This weekend America celebrates Independence Day, the day she declared independence from the British crown. America’s founding fathers, of course, knew the importance of independence – that’s why they fought so hard to win it. At the same time, they knew the importance of interdependence, both the interdependence of forging alliances among the colonies and the interdependence of maintaining alliances abroad.
We would do well to learn from America’s founding fathers and to apply their lessons to organizational life. How can organizations and the people who work in them exhibit both strong independence and strong interdependence?
As I come to the end of my first year in my new role as Executive Director of the Shalem Institute for Spiritual Formation, I’m musing on independence and interdependence in Shalem as an organization. A few days ago, the board met for its final meeting of this fiscal year, so it has been an opportune time to reflect on these themes in relation to the board and staff. On the one hand, individual board members and staff members are independent of one another. It does not serve an organization well to be in the grip of “group-think.” We need differences of opinion and freedom to speak those different opinions in order to maximize the wisdom in a group and in order to learn from one another. On the other hand, individuals at Shalem are interdependent. We listen deeply to one another, and seek to discern the wisdom that arises corporately from the group.
Similarly, on the one hand, the board and staff are independent of one another. Each has clearly defined roles and responsibilities. It’s important not to have duplication of effort. It’s important to respect one another’s areas of work and not second-guess one another. At the same time, the board and staff are interdependent. The two groups listen together for wisdom and direction, and they collaborate to help make Shalem thrive.
I’m also musing on independence and interdependence in the larger world of which Shalem is a part. In October, the founders of four organizations similar to Shalem, all committed to nurturing the contemplative way of living and leading, will be meeting. Soon thereafter, the current Executive Directors of these organizations will be meeting. On the one hand, these four organizations are independent, even “competitors.” They were founded independently. Each must find its own way without copying or relying on the others. Each has its own staff and board and each has its own core values to which it must be true. On the other hand, these four organizations are interdependent. We all seek to nurture contemplative life in a world which hungers for it. We speak to some of the same audience. We long to collaborate, to listen to what is being invited from each of us and from the four of us together to meet the needs of today’s world.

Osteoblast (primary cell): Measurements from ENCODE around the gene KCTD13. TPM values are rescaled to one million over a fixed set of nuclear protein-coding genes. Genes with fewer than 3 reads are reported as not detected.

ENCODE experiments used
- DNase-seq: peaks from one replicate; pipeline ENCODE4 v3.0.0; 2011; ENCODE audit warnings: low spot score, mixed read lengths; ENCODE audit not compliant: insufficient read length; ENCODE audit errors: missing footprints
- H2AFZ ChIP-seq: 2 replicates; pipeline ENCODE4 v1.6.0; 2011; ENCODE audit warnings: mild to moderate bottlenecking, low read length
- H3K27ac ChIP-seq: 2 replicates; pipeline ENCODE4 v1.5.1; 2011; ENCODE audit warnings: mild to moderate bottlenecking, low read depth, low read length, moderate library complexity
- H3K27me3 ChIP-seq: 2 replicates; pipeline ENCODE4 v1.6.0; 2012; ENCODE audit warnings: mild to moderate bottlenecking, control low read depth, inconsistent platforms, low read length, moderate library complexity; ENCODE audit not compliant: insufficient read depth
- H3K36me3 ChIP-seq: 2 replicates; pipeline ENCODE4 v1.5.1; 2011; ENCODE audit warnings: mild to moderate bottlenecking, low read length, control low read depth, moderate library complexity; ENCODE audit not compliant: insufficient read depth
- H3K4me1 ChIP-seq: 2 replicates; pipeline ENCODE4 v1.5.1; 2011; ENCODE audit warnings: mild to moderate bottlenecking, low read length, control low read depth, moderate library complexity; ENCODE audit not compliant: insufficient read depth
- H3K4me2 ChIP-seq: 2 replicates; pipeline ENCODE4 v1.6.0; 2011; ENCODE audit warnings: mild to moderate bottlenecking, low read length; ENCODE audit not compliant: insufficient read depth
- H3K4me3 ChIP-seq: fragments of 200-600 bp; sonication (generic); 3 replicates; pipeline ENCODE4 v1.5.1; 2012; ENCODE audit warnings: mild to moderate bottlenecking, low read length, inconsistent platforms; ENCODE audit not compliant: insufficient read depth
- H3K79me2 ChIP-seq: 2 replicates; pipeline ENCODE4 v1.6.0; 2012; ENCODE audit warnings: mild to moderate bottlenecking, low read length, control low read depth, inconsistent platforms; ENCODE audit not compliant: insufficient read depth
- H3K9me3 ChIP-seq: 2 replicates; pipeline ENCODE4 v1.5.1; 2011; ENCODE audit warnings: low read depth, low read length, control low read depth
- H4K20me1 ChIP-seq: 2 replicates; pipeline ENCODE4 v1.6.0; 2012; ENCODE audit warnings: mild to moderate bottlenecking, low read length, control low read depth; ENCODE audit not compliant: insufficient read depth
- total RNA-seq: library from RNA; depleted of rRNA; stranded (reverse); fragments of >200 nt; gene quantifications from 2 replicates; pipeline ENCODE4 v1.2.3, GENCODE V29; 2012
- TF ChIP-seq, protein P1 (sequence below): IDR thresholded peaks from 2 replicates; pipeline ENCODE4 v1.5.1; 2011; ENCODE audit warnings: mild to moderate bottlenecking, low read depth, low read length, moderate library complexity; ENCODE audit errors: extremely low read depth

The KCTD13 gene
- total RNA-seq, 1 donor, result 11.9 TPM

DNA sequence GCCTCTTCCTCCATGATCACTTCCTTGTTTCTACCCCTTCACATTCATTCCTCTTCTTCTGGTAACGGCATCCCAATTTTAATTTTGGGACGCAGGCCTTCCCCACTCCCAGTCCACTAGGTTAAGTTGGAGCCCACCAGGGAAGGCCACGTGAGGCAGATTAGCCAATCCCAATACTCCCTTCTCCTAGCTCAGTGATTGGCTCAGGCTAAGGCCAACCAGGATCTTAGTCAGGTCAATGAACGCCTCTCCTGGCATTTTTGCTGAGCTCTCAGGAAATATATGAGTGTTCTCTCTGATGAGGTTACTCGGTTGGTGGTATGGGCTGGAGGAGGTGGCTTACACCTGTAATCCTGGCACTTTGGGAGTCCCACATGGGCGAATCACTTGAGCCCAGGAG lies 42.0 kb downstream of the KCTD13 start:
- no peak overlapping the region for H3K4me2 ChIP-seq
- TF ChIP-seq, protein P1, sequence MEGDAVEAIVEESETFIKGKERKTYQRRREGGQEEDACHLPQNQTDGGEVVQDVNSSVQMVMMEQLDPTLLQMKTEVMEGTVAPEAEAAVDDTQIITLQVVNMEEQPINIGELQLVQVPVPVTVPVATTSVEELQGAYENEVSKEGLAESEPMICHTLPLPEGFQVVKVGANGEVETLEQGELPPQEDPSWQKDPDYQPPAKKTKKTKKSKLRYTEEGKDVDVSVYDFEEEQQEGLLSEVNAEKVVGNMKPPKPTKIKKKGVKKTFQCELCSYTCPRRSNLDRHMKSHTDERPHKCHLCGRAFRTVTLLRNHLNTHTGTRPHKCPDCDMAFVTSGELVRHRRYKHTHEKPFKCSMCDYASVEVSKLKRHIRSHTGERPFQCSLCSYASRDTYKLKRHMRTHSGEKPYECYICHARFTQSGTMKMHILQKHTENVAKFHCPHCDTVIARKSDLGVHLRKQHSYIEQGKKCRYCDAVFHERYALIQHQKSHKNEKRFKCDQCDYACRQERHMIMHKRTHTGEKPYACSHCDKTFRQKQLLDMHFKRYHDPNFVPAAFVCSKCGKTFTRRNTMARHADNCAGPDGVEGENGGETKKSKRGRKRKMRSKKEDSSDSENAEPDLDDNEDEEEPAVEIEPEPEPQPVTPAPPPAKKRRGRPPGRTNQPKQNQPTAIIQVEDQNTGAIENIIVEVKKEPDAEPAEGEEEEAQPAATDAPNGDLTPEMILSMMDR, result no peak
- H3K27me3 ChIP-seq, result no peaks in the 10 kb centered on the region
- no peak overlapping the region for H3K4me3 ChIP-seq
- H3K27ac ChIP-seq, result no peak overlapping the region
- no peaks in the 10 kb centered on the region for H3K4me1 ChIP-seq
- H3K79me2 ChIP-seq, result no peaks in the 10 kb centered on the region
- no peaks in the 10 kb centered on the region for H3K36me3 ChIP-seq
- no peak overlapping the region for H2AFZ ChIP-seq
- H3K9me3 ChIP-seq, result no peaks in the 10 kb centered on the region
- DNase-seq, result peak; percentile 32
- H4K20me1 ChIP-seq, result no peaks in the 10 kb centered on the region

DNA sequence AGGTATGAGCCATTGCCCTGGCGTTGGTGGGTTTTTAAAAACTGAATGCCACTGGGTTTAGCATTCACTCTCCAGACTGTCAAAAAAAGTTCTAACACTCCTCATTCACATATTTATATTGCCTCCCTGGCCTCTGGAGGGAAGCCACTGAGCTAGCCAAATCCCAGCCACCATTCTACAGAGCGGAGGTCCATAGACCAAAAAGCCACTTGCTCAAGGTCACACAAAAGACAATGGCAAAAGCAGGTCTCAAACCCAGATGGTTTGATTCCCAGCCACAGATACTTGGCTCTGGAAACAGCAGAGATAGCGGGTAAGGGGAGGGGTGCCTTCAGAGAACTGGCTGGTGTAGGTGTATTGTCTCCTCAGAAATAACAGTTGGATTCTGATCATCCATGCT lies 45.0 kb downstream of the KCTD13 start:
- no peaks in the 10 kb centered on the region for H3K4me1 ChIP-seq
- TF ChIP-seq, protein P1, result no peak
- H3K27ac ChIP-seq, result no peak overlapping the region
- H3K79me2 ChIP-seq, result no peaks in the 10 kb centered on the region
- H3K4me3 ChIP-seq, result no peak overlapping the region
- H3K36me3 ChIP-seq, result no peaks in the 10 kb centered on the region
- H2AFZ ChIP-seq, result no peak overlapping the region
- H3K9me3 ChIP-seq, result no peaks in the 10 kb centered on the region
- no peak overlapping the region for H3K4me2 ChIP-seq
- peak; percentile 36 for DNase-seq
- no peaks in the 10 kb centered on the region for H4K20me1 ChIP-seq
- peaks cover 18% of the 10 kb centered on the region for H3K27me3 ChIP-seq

Like Shalem, every organization can benefit from reflecting on the way these two modes of being operate within the workplace. Are there areas where more independence can be encouraged, allowing a greater diversity in viewpoints to shine through? Are there spaces in which a deeper interdependence between coworkers or departments can be nurtured so that their communal wisdom can better shape the organization? In what ways does the organization offer something completely unique to the world, and in what ways can it find kinship with other like-minded organizations?
In the modern western world, where independence is so highly praised, it can be easy to forget how connected we all are. Yet our abilities to think independently and to collaborate with others are equally important and should both be nurtured. This Independence Day, let’s take a lesson from America’s founding fathers and strengthen both independence and interdependence in our organizations.